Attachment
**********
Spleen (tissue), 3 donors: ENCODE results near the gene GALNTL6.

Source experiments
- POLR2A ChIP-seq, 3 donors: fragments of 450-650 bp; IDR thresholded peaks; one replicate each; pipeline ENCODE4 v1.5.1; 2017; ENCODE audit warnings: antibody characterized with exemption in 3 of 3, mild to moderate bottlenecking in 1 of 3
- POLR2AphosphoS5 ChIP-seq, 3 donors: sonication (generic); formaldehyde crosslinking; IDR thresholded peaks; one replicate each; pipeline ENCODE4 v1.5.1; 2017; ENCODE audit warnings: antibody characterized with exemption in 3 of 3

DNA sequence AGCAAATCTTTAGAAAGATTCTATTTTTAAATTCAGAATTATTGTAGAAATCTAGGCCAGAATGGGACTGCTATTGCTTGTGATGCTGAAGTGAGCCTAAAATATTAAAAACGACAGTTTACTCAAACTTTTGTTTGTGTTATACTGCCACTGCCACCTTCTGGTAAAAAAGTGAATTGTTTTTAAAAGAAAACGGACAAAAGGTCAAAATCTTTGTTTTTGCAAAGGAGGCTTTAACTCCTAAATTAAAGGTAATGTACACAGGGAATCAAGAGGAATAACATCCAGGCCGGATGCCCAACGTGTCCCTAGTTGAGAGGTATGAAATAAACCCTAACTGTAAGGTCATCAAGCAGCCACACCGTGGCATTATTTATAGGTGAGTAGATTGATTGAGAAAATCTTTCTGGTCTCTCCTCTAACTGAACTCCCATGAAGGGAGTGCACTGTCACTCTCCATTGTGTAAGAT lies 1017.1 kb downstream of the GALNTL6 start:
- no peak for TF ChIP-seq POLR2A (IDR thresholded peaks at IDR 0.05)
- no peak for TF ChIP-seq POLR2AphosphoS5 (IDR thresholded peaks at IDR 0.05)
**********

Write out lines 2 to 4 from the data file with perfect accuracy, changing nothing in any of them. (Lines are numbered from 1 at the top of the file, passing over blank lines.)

Source experiments
- POLR2A ChIP-seq, 3 donors: fragments of 450-650 bp; IDR thresholded peaks; one replicate each; pipeline ENCODE4 v1.5.1; 2017; ENCODE audit warnings: antibody characterized with exemption in 3 of 3, mild to moderate bottlenecking in 1 of 3
- POLR2AphosphoS5 ChIP-seq, 3 donors: sonication (generic); formaldehyde crosslinking; IDR thresholded peaks; one replicate each; pipeline ENCODE4 v1.5.1; 2017; ENCODE audit warnings: antibody characterized with exemption in 3 of 3